Michael Teets: One-of-a-Kind Teacher, Musician, and Friend

Michael Teets

By Connie Morrison —

Michael Teets was destined to have a music-filled life, said his cousin Jody Leonard. As an 8-year-old, he drank in organist Diane Bish’s “The Joy of Music” on PBS at Leonard’s house, a show in which Bish plays and demonstrates features of pipe organs around the world. At just 4 or 5 years old, he would hear music and try to pick out the tunes on the piano.

His natural talent was nourished with lessons and family support, and by about age 12, Teets landed a paying organist’s job at a Catholic Church near his home, playing weekly services, weddings, and funerals, Leonard said.

Teets, 44, of Onancock, died unexpectedly this week. Family and friends recall the many ways he shared his musical gifts across the Eastern Shore.

“He was a musical director for many musicals” since moving to the Shore about 20 years ago, said roommate Dawn Weston. He directed summer camps, sang, acted, and played piano at musical galas and other events. The North Street Playhouse in Onancock was a regular beneficiary of his work.

“Michael was an incredibly talented person, certainly as a musician, but also as a teacher and mentor to so many children and adults with whom he worked at the Playhouse,” said NSP founder and artistic director Terry Bliss. “Countless memories from individuals of Michael reaching out, offering support, ‘being there’ for them. He will be sorely missed by everyone at North Street, on and off stage.”

Additionally, Teets played for church services, weddings, and other gigs either solo or with other area musicians. He also taught private music lessons.

“When he wasn’t teaching, playing the piano, onstage, or in a band,” said Weston, you might find him bartending at Chattie’s Lounge on Chincoteague Island or Maurice in Onancock.

Teets had recently completed a master’s degree from the University of Virginia. He worked as a reading specialist at Nandua Middle School and supplemented his modest income, as many Shore teachers do, with part-time work. He taught at several schools during his tenure with Accomack County Public Schools.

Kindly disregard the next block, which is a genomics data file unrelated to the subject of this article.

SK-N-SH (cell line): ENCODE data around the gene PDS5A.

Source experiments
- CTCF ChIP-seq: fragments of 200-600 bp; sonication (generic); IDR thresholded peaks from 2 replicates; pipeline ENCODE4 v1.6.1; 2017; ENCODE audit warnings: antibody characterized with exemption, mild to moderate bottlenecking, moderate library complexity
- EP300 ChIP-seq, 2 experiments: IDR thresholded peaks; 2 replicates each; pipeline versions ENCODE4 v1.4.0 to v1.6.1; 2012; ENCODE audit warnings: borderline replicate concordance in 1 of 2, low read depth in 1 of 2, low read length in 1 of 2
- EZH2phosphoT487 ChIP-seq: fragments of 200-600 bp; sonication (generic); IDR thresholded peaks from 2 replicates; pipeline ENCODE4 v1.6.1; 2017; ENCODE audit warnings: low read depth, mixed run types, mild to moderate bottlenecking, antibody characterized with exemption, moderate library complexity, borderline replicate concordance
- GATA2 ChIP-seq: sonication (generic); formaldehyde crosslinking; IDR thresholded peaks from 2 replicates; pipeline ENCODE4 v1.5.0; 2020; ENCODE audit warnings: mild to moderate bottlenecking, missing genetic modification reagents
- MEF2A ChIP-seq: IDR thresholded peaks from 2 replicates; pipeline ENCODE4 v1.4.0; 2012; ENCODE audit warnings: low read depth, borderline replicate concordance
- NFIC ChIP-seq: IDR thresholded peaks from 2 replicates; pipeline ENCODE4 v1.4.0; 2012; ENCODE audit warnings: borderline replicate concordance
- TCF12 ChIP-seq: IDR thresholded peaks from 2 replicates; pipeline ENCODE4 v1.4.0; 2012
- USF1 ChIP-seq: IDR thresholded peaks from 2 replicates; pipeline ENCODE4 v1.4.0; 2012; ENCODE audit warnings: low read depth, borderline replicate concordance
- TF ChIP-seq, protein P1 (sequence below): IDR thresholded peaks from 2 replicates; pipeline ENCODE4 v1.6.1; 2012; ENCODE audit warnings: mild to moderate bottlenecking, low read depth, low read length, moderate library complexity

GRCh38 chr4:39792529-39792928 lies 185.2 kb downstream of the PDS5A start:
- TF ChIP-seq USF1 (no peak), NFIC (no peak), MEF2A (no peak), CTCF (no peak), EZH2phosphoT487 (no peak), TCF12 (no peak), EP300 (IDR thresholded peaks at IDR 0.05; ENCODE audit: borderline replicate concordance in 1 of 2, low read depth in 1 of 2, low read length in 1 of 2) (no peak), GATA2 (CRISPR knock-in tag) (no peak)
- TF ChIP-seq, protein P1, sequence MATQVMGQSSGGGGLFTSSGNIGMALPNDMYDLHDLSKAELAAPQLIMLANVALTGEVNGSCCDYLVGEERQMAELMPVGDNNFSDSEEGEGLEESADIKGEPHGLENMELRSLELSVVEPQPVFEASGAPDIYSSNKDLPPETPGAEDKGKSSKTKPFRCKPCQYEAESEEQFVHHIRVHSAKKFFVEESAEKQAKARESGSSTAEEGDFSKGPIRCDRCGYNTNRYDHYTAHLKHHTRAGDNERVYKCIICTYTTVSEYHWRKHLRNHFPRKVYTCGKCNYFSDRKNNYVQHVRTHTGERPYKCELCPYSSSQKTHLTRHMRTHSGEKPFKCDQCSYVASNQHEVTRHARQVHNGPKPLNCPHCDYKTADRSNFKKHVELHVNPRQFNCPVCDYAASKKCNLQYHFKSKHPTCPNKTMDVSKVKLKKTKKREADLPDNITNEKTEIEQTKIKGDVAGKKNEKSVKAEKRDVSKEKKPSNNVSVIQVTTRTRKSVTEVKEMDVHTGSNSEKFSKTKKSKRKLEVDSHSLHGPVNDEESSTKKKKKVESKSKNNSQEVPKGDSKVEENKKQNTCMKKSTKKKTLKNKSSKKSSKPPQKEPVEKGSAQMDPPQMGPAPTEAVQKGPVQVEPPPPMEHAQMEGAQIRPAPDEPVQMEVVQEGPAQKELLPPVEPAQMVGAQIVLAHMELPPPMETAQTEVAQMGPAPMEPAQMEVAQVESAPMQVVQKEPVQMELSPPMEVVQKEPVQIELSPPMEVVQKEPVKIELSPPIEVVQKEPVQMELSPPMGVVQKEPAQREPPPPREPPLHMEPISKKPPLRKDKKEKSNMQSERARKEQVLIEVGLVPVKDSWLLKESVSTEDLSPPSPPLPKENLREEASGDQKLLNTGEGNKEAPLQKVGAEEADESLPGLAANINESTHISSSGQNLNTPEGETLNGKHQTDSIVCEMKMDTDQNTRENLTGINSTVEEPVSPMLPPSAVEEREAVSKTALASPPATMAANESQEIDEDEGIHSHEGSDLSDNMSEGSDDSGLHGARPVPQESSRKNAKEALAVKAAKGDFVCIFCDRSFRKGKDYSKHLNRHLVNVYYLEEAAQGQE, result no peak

Over the years, several churches availed themselves of Teets’ talents and he fulfilled his commitments faithfully and with joy.

“His greatest thing was he wanted people to know he would be reliable and he would be there for them … especially if nobody else could come through,” Leonard said.

People have asked Leonard if Teets knew how well loved he was. “He knew people loved him and were endeared to him for that and that’s what motivated him. … That’s what fed his soul when he struggled.”

“He was just such a unique individual,” said Weston. “I’ve never known him to turn anyone away. … He had such a love of life and people.”

Whether behind the piano or behind the bar, Teets always managed to coax a smile.
Sean Thomas, owner of Maurice, said the restaurant staff has a running joke about Teets being a bit of a klutz. Teets took it all in stride.

“That was Michael. Always laughing, funny, a little scattered, but always there to lend a hand and help; always reliable.”

Thomas, Teets, Ginny McMath, and James Patric joined forces to stage NSP’s last live, in-person production — “Camelnot,” a “Camelot” spoof — before the coronavirus brought live theater to a standstill.

Thomas said Maurice restaurant has crafted a signature drink with sales intended for a memorial musical scholarship fund.

Memorial services are being planned for the Eastern Shore and for Pennsylvania, where Teets was born and raised. Details had not been finalized at press time.

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